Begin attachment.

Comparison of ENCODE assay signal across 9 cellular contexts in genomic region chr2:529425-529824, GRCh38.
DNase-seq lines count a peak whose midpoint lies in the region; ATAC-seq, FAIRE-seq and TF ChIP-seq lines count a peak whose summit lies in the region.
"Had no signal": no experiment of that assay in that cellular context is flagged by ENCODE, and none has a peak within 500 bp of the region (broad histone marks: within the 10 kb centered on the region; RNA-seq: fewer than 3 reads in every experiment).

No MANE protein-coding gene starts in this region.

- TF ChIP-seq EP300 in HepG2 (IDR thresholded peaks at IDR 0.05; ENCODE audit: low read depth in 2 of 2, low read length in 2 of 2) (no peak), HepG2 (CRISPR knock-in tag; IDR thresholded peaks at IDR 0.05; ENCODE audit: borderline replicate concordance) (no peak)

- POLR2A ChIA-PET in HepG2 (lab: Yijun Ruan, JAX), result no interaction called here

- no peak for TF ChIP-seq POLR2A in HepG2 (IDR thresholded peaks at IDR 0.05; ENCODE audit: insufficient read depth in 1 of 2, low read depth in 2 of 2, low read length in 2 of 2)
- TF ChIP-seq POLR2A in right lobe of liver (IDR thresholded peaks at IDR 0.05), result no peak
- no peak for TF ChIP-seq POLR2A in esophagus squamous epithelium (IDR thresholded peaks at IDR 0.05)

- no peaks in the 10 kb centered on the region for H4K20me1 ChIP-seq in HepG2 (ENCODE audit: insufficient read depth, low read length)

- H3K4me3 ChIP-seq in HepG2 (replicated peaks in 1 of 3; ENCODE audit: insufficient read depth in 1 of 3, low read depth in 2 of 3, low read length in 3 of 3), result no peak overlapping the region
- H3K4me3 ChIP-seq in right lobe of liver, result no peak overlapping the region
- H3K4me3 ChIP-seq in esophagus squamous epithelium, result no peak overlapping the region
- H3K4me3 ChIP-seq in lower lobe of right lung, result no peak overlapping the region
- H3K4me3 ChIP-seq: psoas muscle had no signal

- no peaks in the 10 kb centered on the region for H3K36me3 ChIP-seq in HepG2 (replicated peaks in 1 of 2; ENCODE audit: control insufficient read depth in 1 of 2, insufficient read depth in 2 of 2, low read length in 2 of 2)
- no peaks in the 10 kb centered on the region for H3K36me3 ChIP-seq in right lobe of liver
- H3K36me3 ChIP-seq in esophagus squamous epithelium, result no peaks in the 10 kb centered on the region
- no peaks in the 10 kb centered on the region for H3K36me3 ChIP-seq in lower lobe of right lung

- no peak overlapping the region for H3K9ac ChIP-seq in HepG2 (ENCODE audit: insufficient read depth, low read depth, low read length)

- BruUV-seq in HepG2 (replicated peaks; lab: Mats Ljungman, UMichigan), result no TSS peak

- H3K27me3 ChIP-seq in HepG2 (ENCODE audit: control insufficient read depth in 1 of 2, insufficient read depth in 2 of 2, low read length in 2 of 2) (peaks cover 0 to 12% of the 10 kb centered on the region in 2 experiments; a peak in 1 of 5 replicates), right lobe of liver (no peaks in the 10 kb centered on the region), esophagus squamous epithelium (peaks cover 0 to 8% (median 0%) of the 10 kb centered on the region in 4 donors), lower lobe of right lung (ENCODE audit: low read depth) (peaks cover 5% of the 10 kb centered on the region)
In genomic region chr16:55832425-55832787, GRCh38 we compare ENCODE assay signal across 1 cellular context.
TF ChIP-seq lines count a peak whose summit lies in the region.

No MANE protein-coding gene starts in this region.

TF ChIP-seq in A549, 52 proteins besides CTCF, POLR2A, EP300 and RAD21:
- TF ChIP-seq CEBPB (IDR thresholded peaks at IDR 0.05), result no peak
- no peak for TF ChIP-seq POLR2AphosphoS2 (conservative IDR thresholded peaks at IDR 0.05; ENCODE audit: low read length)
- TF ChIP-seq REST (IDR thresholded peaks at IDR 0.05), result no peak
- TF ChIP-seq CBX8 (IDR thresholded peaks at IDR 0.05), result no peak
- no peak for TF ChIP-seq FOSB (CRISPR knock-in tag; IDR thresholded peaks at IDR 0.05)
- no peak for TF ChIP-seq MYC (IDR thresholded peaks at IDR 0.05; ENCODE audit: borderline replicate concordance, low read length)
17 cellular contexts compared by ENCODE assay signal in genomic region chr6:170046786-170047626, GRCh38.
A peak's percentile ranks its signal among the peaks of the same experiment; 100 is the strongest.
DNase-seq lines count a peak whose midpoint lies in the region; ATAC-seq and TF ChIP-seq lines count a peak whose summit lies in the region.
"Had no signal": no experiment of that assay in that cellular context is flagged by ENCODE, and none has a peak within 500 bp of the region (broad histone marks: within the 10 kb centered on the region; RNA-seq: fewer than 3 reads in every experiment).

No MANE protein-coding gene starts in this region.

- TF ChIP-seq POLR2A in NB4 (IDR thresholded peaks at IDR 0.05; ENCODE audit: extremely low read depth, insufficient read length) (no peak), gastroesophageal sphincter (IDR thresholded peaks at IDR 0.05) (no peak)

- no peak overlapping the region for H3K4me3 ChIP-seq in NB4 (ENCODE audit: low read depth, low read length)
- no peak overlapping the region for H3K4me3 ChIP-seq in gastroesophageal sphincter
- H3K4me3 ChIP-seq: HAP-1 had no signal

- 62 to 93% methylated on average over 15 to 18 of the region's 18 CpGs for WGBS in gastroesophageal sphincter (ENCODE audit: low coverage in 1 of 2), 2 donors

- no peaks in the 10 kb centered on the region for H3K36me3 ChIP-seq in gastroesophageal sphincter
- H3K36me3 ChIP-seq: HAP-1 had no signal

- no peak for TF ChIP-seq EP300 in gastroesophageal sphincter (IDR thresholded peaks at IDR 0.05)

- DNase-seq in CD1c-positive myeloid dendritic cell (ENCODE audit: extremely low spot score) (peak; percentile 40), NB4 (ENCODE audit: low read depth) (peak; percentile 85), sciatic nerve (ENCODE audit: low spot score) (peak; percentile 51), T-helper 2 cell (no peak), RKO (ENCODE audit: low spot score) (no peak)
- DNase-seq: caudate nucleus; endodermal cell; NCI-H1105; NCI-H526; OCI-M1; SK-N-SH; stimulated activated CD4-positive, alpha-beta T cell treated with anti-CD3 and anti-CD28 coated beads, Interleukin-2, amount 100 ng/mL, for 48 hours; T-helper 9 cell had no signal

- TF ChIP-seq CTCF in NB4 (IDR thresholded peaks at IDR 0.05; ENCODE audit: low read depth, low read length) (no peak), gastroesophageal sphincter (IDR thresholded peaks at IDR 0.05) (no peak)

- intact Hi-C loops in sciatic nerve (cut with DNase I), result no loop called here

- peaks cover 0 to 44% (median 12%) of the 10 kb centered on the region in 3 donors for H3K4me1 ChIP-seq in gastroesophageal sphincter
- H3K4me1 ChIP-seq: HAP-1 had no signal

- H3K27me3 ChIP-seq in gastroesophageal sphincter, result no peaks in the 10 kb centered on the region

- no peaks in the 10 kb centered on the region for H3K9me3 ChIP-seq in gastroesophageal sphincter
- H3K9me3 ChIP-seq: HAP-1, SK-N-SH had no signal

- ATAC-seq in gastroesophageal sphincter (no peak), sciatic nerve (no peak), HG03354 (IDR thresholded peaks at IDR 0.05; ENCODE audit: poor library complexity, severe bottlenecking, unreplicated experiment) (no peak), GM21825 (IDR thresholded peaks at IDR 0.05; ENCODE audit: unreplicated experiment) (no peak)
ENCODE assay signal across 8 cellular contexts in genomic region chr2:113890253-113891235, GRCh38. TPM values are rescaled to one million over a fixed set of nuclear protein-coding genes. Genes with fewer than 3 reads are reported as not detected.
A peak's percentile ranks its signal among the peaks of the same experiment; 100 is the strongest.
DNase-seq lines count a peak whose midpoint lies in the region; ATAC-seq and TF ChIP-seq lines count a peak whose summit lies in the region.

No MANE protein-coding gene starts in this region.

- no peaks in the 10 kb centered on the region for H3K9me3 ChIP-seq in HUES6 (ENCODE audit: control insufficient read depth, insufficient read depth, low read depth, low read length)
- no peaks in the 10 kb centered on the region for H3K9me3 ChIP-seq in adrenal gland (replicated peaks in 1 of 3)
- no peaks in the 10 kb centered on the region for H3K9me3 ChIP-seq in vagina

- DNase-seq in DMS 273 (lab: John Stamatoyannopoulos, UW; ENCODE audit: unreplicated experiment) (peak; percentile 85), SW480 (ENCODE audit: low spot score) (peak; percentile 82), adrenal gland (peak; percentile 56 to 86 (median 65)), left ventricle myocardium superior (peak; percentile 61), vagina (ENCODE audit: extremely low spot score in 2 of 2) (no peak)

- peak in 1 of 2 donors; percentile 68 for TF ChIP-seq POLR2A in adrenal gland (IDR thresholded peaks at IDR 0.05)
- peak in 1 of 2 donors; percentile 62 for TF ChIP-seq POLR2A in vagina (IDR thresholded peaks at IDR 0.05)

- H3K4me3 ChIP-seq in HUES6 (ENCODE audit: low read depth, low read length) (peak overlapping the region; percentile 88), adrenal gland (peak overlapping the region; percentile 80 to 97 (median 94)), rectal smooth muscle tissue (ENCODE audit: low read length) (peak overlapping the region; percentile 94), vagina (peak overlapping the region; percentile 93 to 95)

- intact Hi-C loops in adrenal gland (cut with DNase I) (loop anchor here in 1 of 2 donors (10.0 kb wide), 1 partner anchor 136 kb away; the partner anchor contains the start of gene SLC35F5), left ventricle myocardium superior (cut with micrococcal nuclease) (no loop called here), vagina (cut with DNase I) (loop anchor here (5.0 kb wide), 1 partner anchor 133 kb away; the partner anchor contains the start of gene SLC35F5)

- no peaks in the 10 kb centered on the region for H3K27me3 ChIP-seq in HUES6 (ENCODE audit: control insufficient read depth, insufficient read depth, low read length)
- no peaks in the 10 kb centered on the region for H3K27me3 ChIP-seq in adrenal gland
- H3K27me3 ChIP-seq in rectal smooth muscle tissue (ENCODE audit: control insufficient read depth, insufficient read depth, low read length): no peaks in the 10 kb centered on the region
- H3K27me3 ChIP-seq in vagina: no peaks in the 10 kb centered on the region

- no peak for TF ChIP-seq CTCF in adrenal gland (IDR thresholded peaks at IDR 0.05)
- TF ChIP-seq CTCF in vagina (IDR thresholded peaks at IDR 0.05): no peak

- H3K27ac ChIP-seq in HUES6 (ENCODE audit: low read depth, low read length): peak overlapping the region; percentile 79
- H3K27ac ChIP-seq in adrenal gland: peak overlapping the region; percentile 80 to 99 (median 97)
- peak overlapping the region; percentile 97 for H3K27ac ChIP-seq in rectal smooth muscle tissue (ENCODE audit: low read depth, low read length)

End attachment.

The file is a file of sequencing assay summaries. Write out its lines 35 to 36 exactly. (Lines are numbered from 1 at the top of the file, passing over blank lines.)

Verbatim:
DNase-seq lines count a peak whose midpoint lies in the region; ATAC-seq and TF ChIP-seq lines count a peak whose summit lies in the region.
"Had no signal": no experiment of that assay in that cellular context is flagged by ENCODE, and none has a peak within 500 bp of the region (broad histone marks: within the 10 kb centered on the region; RNA-seq: fewer than 3 reads in every experiment).